Asian American business leaders speak out about AAPI hate and the Atlanta attack

March 26, 2021, 1:12 PM UTC
Business leaders are speaking out about anti-Asian racism in the wake of the Atlanta shootings.

Good morning, Broadsheet readers! Georgia restricts voting rights, congresswomen grill Big Tech CEOs, and business leaders are speaking out against anti-Asian racism. Have a reflective weekend.

Today’s essay comes from Fortune’s Michal Lev-Ram:

– Stop the hate. The recent murder of eight people in Georgia—six of them women of Asian descent—has horrified and frightened us all. But it has been particularly painful for the Asian American and Pacific Islander community, which is already grappling with the alarming rise in hate crimes against them.

The incident was traumatizing to people of Asian descent for yet another reason: Many felt that the media did not adequately call out the role that race played in this attack, at least not initially. This gap in the reporting about these murders has caused Asian American business leaders to speak out, pushing the uncomfortable and complicated issues that must be a part of these discussions to the forefront.

“These are complex issues to cover, but I hope that instead of taking a simplifying view of ‘gender or race,’ the media will recognize that it is possible for someone to have biases against both gender and race,” says Sarah Guo, a venture capitalist at Silicon Valley investment firm Greylock. “Recognizing intersectionality and the impact of this tragedy on the Asian community, instead of simply parroting the murderer’s claimed lack of racist motivation, would better shape our conversations.”

I reached out to Guo, and a handful of other Asian American female leaders we’ve written about here in the Broadsheet in the past, to hear more about how all of us can push for tough but necessary conversations. (The majority of recent attacks on Asian Americans—at least those that are being reported—are targeted at women.) The female leaders I spoke with had a lot to say.

Clara Shih, CEO of the service cloud business at Salesforce, based in San Francisco, provided a to-do list for those of us in the media, aimed at more accurately and productively reporting on attacks like the one we saw last week.

“First, learn about the victims of these attacks,” says Shih. “The stories we tell should focus on humanizing the victims, not the attacker. Say their names and share their stories.” (Here are the names of the victims: Xiaojie Tan, Daoyou Feng, Soon Chung Park, Hyun Jung Grant, Suncha Kim, Yong Ae Yue, Delaina Ashley Yaun, and Paul Andre Michels. And here is a helpful pronunciation guide put together by the Asian American Journalists Association.)

Anne Chow, CEO of AT&T Business, which is headquartered in Dallas, emphasized the importance of providing both clarity and context in coverage: “First of all, media can call it like it is. Systemic racism and social injustices exist. Crimes committed either in part or solely based on a bias against the race, religion, sexual orientation, disability, ethnicity, gender, or gender identity are hate crimes. Additionally, to more amply address the underlying issues which contribute to the loss of human life, dignity, and respect—which thus fuel continued inequalities, discrimination, stereotyping, and prejudice—media must surface these biases transparently and constructively.”

But there are lots of things we all can do, not just those of us in the media, to be better advocates.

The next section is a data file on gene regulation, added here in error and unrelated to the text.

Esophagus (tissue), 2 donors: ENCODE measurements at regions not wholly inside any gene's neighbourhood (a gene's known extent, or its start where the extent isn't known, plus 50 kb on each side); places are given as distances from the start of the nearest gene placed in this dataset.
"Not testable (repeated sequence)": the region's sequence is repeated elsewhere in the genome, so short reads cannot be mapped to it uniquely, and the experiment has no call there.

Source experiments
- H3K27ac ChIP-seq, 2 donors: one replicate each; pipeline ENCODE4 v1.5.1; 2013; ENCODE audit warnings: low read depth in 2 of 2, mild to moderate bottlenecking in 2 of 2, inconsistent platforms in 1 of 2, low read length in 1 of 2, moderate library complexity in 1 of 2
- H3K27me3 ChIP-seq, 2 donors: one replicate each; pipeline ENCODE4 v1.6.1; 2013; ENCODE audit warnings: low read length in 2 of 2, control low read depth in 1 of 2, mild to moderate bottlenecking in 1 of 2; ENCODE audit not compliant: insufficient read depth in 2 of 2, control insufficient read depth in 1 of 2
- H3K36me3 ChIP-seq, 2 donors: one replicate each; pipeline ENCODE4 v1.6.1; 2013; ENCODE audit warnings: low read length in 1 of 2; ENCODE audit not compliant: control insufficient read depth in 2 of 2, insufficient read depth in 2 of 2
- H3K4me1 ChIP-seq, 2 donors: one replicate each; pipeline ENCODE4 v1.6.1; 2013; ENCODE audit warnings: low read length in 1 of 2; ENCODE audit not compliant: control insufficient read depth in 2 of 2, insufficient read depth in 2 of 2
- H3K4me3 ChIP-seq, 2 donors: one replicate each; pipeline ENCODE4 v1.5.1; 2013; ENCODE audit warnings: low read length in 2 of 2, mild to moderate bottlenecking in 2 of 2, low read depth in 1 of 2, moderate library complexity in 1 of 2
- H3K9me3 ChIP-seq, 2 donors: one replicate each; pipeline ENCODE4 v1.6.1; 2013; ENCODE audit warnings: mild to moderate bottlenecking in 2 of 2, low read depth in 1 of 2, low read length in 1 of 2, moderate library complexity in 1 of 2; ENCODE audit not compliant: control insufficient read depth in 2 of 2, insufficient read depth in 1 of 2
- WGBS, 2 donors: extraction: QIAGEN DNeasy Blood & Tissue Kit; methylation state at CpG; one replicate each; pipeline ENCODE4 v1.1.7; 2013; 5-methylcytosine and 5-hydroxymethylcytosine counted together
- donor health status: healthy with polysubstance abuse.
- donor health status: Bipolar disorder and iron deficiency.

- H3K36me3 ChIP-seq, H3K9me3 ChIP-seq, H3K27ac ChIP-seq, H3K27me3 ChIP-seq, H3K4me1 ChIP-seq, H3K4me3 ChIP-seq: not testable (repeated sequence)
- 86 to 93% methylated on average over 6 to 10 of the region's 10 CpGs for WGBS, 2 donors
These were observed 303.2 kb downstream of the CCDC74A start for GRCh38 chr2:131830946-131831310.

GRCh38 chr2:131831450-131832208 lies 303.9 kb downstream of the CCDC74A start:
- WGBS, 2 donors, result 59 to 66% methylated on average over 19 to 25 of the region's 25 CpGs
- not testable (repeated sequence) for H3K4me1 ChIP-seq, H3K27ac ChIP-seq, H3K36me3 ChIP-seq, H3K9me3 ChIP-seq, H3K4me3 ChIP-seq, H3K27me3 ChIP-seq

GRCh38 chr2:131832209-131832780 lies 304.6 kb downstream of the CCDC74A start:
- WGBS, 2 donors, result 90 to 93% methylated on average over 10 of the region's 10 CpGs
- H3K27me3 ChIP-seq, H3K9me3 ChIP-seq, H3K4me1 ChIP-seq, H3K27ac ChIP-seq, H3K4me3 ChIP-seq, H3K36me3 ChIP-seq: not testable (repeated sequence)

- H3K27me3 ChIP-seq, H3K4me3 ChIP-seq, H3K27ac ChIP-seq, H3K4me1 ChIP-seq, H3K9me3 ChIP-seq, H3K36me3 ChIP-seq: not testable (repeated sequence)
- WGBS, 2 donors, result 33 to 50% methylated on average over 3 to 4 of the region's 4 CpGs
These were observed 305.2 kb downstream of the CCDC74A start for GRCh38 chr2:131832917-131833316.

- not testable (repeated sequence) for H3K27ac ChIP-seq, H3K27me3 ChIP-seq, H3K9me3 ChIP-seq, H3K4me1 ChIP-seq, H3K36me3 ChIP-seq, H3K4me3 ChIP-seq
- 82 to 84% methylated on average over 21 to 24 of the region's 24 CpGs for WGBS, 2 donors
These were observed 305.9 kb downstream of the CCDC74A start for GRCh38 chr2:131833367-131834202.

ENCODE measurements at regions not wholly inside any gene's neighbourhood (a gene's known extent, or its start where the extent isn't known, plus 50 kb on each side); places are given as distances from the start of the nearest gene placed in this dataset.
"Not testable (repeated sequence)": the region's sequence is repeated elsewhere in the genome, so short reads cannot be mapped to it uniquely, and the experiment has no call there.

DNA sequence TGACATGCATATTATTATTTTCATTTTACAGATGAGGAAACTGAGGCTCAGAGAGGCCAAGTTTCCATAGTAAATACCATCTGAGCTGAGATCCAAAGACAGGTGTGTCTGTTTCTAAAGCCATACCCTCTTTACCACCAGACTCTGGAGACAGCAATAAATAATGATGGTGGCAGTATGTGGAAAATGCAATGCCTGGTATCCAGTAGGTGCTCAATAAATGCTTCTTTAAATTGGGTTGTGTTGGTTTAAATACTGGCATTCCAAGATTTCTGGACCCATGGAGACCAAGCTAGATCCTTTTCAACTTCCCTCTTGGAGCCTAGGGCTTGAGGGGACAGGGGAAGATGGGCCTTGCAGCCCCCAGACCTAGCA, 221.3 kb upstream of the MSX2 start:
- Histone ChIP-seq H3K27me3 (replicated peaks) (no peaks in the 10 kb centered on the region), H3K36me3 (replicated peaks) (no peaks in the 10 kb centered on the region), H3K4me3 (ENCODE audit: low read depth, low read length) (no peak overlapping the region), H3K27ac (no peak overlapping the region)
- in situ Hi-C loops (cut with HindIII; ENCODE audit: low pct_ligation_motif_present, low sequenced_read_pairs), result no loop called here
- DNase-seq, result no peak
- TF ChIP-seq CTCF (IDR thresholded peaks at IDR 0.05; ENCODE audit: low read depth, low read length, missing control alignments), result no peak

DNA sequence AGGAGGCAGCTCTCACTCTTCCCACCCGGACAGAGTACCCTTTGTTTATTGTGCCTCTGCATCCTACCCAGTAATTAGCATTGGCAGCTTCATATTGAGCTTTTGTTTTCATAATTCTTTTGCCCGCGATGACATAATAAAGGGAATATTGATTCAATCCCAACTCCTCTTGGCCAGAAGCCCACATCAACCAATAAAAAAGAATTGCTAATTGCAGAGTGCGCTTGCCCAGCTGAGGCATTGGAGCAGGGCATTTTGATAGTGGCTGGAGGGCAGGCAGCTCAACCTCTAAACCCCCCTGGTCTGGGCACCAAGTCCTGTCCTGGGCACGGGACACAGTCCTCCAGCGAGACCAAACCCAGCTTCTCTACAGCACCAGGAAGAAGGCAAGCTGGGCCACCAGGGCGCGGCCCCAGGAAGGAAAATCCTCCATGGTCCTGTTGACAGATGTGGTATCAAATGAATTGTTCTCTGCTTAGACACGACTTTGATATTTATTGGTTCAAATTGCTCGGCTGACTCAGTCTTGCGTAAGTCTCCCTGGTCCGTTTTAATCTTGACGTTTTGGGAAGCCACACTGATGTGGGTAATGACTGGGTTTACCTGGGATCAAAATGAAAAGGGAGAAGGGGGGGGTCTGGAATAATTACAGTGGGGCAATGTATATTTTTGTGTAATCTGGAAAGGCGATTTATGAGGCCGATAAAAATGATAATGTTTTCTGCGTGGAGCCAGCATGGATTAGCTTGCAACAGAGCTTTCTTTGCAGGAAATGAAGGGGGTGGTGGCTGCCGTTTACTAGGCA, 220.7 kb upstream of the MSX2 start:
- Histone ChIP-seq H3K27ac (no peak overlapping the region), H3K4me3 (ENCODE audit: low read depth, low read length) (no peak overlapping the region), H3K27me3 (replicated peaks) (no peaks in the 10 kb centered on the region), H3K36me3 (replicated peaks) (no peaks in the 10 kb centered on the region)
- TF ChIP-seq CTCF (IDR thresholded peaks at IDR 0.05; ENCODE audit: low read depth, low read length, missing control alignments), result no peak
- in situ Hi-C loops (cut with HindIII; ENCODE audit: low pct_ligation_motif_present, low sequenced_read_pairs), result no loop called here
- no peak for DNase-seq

“We should all be talking about unconscious bias and call out bad behavior when we hear people saying things that are racist or sexist,” says Shih. “Even if it seems like a harmless joke, stereotypes are more dangerous than they seem and we must call it out. We have now seen how racist language can lead to violence and even death.”

Speaking out, especially on these complex and painful issues, isn’t easy. “I worry constantly about my parents’ safety and call to check on them daily,” says Shih. “I feel great sadness and empathy for my fellow Asian Americans in less tolerant areas of the country who live in fear, and a great sense of responsibility to speak out on their behalf.”

Katrina Lake, CEO of online clothing company Stitch Fix, had this to share: “It’s been a really hard few weeks. Although, to be honest, a lot of these kind of hate crimes against the Asian community have been happening since the beginning of the pandemic. The national fervor around it has definitely been the last few weeks, but I would say, within the community, people have been aware of this since the beginning of the pandemic.”

Lake says the recent attacks have given her a renewed commitment to stand up to aggressions that, in the past, would have been considered “small”—like jokes. The general acceptance of anti-Asian racism, and the avoidance of tough discussions about its root causes and its very destructive effects, is something that kept coming up with all of the female leaders I reached out to.

“I hope this tragedy wakes more people up to the fact that longstanding, casually accepted anti-Asian racism is dangerously serious and intensifying,” says Greylock’s Guo. “The attacks in the [San Francisco] Bay Area on people of Asian descent are a daily drumbeat. Now that the hate has turned into mass murder, we must recognize it and take action against it — in our policy, in our education, in our conversations.”

Michal Lev-Ram

The Broadsheet, Fortune’s newsletter for and about the world’s most powerful women, is coauthored by Kristen Bellstrom, Emma Hinchliffe, and Claire Zillman. Today’s edition was curated by Emma Hinchliffe

Correction: A previous version of this newsletter inaccurately stated that the eight victims of the Atlanta shooting were women. One of the eight victims, Paul Andre Michels, was male.


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